JAKARTA: Indonesia’s economy grew more than expected in April-June, official data showed on Friday, thanks to a boost in consumer spending during Ramadan and surging state spending.
While the result is below the government annual target, analysts said it could indicate that Southeast Asia’s biggest economy may finally be pulling out of a long slowdown.
The 5.18 percent on-year expansion beat forecasts of about 5 percent and was also up on the previous quarter’s 4.92 percent.
Fuelling the jump was a pick-up in manufacturing activity and a surge in consumer demand during the Islamic holy month, which fell mostly in June, the National Statistics Agency said.
Consumers in the world’s most populous Muslim-majority country typically splash out on expensive foods and clothes during the Ramadan festival.
President Joko Widodo, known as Jokowi, was elected two years ago on a pledge to boost the economy and has taken a series of steps to help the ailing G20 nation.
April-June saw a 36 percent jump in government spending from the previous quarter, while he has also pushed a major infrastructure program and launched a tax amnesty aimed at luring back to the country billions of dollars of undeclared income.
The central bank in June cut interest rates for a fourth time this year in a bid to stimulate growth.
“The outlook for Indonesia’s economy has improved in recent months, raising hopes that the economy could be on the cusp of a sustained recovery,” said Gareth Leather of Capital Economics.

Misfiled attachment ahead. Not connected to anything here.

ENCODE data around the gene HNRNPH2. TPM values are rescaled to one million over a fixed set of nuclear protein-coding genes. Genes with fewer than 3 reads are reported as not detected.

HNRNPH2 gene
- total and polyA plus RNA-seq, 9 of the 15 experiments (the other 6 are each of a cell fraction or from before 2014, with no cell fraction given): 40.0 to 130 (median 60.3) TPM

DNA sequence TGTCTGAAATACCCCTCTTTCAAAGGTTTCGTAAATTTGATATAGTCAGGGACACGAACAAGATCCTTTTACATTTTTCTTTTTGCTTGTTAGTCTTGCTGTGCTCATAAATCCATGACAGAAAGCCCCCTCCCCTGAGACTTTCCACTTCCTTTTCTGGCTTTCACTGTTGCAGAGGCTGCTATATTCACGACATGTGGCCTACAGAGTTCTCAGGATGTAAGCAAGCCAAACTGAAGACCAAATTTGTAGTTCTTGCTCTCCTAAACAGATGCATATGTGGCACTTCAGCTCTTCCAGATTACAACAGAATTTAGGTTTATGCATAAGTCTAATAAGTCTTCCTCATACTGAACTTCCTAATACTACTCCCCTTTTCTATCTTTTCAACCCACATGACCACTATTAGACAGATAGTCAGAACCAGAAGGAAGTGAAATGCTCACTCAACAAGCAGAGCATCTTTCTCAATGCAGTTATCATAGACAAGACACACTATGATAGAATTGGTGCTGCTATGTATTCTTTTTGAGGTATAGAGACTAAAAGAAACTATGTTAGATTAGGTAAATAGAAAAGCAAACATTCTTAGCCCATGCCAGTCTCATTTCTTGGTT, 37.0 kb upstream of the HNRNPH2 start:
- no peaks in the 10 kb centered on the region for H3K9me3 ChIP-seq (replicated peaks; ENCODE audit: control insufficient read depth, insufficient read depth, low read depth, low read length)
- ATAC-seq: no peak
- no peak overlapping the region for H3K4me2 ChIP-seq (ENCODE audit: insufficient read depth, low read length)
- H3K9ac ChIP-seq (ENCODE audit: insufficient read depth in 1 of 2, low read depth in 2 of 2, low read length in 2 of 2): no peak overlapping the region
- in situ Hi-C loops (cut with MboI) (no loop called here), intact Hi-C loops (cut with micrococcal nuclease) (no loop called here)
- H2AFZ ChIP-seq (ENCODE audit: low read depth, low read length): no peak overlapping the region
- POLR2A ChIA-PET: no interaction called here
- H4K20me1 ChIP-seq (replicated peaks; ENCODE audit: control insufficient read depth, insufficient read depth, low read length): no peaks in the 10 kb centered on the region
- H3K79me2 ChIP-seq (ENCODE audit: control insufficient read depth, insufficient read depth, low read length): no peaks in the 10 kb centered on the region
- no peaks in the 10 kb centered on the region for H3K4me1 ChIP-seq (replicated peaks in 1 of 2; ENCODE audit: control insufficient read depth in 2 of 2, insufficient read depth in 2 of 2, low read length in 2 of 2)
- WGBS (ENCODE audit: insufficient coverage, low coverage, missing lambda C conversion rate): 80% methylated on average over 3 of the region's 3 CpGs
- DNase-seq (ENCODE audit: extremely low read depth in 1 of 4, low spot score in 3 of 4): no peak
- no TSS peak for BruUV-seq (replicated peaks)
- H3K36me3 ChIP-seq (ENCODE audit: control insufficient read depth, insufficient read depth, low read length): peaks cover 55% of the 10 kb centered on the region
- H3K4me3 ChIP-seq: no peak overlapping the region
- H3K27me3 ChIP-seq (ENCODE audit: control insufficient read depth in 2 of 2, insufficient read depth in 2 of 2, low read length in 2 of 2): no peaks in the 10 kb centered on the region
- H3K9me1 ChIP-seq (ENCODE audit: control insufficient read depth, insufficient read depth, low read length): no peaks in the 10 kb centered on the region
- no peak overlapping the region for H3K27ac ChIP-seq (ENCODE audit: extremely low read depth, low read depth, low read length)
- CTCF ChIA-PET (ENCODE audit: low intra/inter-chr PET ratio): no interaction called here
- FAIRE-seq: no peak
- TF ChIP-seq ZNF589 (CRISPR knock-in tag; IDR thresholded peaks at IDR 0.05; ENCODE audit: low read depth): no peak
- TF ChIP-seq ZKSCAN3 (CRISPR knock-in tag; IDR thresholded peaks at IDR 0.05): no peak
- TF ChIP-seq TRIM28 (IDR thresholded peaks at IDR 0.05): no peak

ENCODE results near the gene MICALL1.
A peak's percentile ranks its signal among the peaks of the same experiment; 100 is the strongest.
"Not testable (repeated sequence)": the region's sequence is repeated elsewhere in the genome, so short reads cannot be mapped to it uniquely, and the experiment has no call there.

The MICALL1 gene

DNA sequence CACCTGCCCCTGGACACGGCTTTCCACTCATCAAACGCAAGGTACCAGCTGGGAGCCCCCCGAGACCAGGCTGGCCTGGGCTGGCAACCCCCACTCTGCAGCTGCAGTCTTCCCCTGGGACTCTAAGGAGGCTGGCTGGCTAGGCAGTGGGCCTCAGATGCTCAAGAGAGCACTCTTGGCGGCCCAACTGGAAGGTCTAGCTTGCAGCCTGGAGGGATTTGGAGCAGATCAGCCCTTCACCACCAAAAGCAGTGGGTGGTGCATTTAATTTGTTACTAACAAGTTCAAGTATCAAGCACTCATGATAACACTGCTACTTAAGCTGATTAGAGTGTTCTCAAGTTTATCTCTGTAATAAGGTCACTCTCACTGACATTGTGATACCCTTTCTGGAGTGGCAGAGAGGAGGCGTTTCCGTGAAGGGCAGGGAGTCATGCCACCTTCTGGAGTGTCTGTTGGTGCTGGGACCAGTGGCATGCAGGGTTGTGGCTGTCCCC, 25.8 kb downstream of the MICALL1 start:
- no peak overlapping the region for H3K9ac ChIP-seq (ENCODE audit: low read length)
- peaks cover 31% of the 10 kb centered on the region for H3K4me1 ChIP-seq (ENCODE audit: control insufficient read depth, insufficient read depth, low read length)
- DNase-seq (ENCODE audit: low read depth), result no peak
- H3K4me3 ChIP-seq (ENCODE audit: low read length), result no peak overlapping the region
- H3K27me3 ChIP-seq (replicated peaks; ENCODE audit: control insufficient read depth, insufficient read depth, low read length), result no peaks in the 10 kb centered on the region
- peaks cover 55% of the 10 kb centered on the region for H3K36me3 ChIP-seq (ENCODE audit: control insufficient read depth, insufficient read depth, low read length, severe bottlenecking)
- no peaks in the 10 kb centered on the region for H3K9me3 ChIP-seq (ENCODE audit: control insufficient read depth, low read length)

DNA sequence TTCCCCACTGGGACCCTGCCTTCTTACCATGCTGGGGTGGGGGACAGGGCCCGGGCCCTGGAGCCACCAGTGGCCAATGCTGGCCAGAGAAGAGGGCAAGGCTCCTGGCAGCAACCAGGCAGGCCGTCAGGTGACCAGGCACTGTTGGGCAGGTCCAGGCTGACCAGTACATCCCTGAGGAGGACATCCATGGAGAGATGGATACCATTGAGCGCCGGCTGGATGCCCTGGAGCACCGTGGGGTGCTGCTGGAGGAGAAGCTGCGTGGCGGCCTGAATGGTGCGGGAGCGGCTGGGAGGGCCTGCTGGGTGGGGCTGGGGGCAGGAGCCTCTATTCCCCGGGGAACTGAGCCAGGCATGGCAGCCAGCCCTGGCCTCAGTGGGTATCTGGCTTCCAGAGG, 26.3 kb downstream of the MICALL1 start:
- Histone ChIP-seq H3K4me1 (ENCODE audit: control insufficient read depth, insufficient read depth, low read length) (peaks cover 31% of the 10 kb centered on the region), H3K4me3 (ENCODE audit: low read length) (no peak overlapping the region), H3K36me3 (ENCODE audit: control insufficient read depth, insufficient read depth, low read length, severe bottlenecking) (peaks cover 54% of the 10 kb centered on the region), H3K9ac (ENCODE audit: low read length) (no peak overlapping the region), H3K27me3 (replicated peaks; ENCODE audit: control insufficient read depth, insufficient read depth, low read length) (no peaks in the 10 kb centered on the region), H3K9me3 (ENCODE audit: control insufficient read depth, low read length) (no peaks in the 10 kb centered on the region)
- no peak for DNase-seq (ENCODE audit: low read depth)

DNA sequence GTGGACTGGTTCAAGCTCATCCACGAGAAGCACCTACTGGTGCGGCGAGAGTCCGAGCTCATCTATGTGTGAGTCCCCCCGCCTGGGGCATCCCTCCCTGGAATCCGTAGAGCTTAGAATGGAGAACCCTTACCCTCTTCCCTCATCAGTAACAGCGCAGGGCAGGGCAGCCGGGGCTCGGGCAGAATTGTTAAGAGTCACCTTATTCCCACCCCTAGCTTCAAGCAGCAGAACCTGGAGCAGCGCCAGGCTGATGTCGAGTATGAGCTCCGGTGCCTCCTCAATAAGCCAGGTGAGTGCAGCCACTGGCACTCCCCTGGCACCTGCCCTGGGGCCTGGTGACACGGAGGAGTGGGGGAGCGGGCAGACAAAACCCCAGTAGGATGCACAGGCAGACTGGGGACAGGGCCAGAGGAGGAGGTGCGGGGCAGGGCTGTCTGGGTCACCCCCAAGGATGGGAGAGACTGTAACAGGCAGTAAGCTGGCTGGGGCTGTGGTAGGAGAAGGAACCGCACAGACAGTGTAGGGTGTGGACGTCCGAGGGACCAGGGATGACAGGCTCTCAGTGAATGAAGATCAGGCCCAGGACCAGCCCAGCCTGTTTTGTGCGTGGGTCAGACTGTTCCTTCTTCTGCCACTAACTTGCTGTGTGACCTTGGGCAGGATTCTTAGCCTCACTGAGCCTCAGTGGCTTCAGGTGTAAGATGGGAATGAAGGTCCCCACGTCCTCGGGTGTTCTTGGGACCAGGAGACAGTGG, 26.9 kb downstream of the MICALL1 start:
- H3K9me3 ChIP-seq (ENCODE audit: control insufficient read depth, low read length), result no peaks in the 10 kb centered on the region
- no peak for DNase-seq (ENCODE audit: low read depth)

Growth in the resource-rich nation has been slipping in recent years due mainly to a slowdown in demand for its key commodity exports — such as coal and precious metals — particularly from Asian powerhouse China.
Last week Jokowi appointed leading reformist Sri Mulyani Indrawati, who had until recently been a World Bank managing director, as finance minister in a cabinet reshuffle.
However growth is still well below Jokowi’s annual target of seven percent and Leather urged more action to build on recent measures aimed at attracting more overseas investment.
“Although recent steps to open up the economy to foreign competition are welcome, Indonesia still has a long way to go if it is to turn around one of the most protectionist business environments in the region,” he said.
Capital Economics forecast Indonesia’s economy would grow around five percent this year and next.